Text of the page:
Part III: Mindfulness for Trauma Treaters and Survivors – First, Do No Harm
This is the third in a series of blog posts on the role of mindfulness in sustaining trauma-informed care.
Mindfulness practice can support transformative healing. But it can also cause harm, especially for trauma survivors. Maximizing healing and minimizing harm is imperative for trauma-informed treaters and champions, so the emergence of trauma-sensitive mindfulness (TSM) is both timely and welcome.
David Treleaven is a TSM thought-leader and his seminal book, Trauma-Sensitive Mindfulness: Practices for Safe and Transformative Healing, offers principles, practices and modifications that both minimize the potential dangers of mindfulness for trauma survivors and leverage the powerful benefits for healing trauma. This blog highlights key insights about mindfulness and trauma from Treleaven’s book.
One troubling way that mindfulness can cause harm is by inducing shame. This is particularly true for trauma survivors who often experience internalized shame, characterized by harmful beliefs, such as: I am unworthy, what happened to me is my fault, and I don’t deserve to feel better.
Mindfulness is often described as only having positive outcomes, including more calm and relaxed states of being. But as Treleaven notes, engaging in mindfulness practices can amplify trauma symptoms and stress through flashbacks, heightened emotional arousal, and dissociation. Survivors often stay in constant motion because when they sit still, they are often flooded with unwanted memories and emotions.
For some, this dysregulation can result from a few minutes of meditation practice or a day-long or weekend retreat. Pairing the common belief that mindfulness is always good with distressing experiences can trigger negative self-talk, such as: I can’t even do mindfulness right, everyone else at the retreat seems so calm and I’m a mess, or I’m never going to learn how to relax. In the silence often experienced during mindfulness practice, trauma survivors may become overwhelmed by negative messages and disturbing memories.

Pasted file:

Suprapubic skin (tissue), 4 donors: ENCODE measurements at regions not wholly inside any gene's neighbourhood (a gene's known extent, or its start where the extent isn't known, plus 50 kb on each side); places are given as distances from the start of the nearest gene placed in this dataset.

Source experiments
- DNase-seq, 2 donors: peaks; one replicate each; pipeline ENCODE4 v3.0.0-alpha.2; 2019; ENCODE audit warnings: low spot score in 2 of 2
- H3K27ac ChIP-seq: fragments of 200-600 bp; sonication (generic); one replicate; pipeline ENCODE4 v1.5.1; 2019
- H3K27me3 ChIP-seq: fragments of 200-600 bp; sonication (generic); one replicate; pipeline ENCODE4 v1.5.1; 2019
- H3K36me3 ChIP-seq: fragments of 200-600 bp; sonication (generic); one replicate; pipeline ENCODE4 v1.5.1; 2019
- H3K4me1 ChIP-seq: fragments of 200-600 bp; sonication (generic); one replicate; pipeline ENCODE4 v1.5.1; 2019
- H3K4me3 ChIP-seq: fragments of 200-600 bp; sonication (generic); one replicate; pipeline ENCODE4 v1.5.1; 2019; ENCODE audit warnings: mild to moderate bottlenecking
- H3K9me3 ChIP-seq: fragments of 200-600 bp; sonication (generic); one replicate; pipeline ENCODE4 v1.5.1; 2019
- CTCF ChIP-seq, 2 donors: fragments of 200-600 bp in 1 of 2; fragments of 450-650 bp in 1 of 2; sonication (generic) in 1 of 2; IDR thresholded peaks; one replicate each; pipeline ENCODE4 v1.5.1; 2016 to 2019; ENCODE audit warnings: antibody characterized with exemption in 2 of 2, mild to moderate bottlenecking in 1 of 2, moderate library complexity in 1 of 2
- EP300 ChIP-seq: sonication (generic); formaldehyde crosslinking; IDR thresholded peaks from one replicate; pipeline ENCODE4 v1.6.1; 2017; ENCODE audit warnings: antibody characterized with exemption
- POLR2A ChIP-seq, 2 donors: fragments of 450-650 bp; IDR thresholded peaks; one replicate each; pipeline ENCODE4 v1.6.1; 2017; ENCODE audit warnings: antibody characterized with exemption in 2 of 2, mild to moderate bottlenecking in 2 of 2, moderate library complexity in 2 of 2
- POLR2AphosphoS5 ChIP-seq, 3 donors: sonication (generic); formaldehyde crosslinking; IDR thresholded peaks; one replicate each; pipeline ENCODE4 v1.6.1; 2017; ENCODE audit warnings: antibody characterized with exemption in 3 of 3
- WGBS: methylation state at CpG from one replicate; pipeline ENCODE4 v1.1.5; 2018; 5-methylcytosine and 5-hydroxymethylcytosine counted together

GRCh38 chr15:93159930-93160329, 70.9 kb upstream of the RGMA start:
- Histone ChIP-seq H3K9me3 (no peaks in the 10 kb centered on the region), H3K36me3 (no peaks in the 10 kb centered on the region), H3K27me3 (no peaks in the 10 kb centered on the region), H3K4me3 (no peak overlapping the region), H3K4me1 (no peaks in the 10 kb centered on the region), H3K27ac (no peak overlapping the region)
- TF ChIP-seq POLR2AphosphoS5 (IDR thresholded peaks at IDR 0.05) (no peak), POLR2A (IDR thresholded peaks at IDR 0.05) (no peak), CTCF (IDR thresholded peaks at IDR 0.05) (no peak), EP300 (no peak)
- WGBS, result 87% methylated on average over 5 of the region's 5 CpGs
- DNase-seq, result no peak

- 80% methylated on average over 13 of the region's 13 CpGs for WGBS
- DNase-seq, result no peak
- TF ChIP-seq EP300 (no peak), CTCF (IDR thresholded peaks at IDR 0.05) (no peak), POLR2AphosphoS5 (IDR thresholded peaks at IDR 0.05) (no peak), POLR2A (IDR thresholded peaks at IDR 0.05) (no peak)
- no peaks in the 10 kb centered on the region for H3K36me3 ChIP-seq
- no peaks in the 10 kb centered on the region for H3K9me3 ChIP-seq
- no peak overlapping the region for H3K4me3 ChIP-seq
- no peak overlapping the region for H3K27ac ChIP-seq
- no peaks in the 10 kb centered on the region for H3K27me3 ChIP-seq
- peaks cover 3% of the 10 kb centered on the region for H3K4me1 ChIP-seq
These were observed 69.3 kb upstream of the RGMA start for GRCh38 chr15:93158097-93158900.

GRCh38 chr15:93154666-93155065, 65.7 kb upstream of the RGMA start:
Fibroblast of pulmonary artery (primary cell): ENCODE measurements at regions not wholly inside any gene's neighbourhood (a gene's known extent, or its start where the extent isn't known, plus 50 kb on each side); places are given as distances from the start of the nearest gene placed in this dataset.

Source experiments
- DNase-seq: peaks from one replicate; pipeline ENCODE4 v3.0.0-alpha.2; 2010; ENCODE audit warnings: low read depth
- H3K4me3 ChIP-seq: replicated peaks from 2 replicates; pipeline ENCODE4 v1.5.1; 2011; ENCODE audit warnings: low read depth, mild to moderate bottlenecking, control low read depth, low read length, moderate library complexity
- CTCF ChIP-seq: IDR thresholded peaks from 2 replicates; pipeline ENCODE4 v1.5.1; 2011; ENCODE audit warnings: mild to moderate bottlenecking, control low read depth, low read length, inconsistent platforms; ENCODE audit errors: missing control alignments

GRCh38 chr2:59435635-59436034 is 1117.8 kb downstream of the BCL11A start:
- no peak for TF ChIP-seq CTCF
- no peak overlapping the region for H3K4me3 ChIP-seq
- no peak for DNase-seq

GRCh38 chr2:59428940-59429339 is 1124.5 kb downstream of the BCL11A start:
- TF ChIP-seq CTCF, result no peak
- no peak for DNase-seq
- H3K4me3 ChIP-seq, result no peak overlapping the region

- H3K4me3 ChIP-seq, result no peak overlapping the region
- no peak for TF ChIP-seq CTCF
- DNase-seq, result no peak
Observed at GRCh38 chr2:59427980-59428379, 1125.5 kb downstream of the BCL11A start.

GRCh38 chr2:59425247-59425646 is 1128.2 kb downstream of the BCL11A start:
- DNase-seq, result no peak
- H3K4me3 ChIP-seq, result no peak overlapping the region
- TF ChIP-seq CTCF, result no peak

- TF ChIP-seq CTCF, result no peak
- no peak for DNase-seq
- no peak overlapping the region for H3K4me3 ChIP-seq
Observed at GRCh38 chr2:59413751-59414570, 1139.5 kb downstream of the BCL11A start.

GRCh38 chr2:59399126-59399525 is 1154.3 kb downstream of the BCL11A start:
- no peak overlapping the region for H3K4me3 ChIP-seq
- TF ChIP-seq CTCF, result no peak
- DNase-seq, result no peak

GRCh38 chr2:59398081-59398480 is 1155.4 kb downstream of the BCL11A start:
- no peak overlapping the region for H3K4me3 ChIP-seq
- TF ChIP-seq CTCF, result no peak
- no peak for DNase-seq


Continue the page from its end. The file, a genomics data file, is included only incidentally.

Despite the very real harm that trauma survivors can experience, there are trauma-sensitive modifications that can ensure that mindfulness fits with best-practice trauma-treatment strategies and supports healing.
To start, experimenting with different forms of mindfulness practice and noticing reactions to each can lead to insights about what practice works best and in what circumstances. For example, in moments when the nervous system is moderately or highly dysregulated, some might find sitting meditation heightens the sense of activation or dissociation. In these situations, some may find walking meditation or gentle movement through yoga, Qigong or Tai Chi useful in returning the nervous system to an optimal state (within the window of tolerance). Alternatively, upon awaking each morning, a brief sitting meditation or body scan can support clarity of mind and body leading to increased self-regulation during the day.
In his book, Treleaven unpacks a number of modifications that can support trauma survivors. A few examples include: meditating with eyes open; alternating one’s attention on bodily sensations and an object outside of one’s body (a chair, plant or pet); and careful attention to breath. The good news is that mindfulness--when practiced with trauma-sensitive modifications as part of a supportive community or with the direct support of a skilled practitioner--can help trauma survivors stay well-regulated while experiencing the healing benefits of mindfulness.
To learn more, consider attending Mindfulness: The Inner Work of Racial Healing and Trauma-Informed Care, a virtual day-long event on October 13, 2020, where David Treleaven will offer a keynote address that includes experiential, trauma-sensitive mindfulness practices. Learn more and register here.
For further reading, two great books on the topic of trauma-sensitive mindfulness are:
- Trauma-Sensitive Mindfulness: Practices for Safe and Transformative Healing by David Treleaven, Ph.D.
- Widen the Window: Training Your Brain and Body to Thrive During Stress and Recover from Trauma by Elizabeth A. Stanley, Ph.D.